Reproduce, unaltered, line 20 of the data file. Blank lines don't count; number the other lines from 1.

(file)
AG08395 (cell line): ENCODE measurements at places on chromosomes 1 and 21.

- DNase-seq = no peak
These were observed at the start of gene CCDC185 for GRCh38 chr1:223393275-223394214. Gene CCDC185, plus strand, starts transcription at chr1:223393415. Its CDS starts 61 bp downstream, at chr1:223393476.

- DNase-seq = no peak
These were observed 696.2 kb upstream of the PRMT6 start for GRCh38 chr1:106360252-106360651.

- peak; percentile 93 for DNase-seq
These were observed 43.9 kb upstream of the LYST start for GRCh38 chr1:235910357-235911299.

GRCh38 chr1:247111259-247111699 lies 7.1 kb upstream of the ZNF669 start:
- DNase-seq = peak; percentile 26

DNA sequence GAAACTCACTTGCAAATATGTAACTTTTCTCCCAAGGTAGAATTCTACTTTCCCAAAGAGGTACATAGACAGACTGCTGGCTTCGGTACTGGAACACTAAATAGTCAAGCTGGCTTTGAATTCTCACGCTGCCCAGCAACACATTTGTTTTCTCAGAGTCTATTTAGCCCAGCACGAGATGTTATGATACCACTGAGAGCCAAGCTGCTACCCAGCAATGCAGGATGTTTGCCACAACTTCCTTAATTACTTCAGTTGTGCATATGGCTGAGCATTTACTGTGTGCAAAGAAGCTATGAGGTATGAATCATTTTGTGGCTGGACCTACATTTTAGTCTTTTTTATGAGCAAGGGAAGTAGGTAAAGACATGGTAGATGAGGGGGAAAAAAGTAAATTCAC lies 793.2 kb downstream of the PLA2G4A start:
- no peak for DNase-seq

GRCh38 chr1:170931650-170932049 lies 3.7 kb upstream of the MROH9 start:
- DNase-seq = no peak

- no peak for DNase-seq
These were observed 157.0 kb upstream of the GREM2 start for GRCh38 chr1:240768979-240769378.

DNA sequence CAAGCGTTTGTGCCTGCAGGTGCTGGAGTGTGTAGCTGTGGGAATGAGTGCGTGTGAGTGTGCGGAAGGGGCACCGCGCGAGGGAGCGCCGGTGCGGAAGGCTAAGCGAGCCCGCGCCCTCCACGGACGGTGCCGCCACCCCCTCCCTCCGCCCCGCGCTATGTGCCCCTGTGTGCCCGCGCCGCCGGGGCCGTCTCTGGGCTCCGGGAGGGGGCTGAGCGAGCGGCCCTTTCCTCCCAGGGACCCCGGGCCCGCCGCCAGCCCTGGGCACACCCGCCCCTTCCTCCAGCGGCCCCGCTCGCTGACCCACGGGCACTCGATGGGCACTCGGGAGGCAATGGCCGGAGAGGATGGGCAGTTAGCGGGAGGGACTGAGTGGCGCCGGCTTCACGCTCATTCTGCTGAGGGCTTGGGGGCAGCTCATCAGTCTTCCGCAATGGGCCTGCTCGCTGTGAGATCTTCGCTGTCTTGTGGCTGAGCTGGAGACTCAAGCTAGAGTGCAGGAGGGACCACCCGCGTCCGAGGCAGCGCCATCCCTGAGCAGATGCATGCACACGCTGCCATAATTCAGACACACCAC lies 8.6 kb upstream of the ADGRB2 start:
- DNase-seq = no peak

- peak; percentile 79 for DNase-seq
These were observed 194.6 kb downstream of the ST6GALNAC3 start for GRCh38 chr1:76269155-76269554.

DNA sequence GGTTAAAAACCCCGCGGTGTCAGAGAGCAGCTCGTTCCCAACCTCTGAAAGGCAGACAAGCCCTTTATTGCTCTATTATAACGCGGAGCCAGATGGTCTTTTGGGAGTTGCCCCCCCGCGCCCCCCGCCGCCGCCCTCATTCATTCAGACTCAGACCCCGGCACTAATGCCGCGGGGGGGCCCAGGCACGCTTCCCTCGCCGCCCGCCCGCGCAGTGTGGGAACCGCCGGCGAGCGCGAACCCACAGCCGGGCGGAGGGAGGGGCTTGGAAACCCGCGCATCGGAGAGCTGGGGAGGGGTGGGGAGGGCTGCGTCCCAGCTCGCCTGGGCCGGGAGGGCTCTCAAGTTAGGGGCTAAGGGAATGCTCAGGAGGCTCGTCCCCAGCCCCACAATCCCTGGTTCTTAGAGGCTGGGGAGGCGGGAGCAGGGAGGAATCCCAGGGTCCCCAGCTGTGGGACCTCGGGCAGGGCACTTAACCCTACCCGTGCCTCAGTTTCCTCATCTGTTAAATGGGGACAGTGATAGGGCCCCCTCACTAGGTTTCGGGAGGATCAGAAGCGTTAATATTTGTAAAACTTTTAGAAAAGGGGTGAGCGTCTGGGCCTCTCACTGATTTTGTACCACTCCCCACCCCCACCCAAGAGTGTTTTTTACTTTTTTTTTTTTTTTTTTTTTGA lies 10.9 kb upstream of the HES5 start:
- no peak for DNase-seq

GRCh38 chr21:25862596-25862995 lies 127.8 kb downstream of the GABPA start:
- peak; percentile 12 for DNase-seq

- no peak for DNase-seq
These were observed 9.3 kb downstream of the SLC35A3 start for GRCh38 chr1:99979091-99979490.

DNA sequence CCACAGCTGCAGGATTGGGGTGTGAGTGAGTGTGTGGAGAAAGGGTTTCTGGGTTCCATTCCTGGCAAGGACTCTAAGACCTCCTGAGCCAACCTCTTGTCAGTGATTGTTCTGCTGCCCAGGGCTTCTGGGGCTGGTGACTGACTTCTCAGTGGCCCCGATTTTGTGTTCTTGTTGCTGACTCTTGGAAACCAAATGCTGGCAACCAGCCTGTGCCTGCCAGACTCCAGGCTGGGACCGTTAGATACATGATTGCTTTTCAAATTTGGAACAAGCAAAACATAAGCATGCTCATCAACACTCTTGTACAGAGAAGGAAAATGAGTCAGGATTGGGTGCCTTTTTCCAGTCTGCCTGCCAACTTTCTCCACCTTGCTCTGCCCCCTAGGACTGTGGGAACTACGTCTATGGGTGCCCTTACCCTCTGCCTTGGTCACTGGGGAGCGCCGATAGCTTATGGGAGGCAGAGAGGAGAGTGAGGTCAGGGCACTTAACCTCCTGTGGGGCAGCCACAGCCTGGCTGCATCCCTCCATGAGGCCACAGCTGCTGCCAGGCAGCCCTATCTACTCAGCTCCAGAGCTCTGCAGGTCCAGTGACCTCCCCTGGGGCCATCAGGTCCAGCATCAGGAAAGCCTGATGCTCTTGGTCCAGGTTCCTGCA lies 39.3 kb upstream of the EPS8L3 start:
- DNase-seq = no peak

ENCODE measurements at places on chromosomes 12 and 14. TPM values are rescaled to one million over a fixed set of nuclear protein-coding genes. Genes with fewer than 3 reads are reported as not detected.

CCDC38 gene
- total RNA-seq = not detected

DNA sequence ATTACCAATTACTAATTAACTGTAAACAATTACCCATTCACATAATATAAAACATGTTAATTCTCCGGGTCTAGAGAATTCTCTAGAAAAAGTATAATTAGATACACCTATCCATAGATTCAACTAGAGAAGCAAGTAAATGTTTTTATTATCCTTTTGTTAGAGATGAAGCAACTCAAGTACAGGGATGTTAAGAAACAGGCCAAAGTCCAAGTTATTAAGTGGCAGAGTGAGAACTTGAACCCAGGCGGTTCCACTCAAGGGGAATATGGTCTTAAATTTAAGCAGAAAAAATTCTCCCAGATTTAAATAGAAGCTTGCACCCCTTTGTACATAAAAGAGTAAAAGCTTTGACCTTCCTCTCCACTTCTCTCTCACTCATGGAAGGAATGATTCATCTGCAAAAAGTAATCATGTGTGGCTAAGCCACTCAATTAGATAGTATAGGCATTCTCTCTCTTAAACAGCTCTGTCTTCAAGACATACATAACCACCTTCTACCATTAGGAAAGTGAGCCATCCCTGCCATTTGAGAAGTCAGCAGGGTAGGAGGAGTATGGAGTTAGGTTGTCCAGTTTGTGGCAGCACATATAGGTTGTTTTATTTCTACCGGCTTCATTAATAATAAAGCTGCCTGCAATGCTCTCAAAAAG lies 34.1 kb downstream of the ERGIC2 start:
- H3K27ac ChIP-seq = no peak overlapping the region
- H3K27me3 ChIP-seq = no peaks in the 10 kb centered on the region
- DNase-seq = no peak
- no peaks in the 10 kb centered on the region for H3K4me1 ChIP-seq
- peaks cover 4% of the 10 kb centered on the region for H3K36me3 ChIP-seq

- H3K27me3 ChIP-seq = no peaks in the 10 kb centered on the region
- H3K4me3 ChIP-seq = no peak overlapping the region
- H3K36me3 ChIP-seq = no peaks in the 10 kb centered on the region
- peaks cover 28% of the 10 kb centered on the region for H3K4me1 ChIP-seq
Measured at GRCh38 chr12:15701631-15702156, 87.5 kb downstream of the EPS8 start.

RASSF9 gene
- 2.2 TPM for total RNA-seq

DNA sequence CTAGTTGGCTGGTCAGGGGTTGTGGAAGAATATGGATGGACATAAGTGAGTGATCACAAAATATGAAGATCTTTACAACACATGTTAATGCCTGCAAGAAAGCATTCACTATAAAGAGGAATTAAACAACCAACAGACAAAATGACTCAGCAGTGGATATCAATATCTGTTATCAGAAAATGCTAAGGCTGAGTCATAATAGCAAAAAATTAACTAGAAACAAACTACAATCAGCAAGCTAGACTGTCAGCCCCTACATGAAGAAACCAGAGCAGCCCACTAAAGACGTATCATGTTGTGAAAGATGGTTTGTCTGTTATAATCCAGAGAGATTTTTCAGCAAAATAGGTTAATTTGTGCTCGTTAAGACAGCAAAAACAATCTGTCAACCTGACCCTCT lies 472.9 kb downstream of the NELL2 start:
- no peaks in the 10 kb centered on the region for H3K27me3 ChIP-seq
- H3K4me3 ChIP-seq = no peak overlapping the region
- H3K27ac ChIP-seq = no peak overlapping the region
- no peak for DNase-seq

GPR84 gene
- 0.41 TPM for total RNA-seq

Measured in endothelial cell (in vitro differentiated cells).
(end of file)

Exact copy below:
DNA sequence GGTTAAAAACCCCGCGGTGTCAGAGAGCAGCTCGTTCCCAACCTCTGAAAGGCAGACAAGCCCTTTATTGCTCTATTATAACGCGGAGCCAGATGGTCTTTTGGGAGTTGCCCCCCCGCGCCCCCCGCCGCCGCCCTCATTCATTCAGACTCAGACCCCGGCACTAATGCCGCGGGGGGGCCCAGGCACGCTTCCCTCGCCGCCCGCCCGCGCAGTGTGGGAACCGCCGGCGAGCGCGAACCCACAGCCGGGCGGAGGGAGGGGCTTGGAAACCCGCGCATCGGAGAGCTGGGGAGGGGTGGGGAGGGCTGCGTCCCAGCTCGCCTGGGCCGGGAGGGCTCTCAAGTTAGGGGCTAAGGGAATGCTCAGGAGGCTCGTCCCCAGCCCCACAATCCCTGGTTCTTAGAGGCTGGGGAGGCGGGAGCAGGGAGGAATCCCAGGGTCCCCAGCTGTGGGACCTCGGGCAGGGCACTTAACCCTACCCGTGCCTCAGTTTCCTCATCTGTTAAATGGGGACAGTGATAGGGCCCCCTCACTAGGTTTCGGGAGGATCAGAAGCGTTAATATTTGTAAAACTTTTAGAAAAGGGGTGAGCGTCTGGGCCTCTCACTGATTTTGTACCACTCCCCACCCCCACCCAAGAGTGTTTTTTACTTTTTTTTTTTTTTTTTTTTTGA lies 10.9 kb upstream of the HES5 start: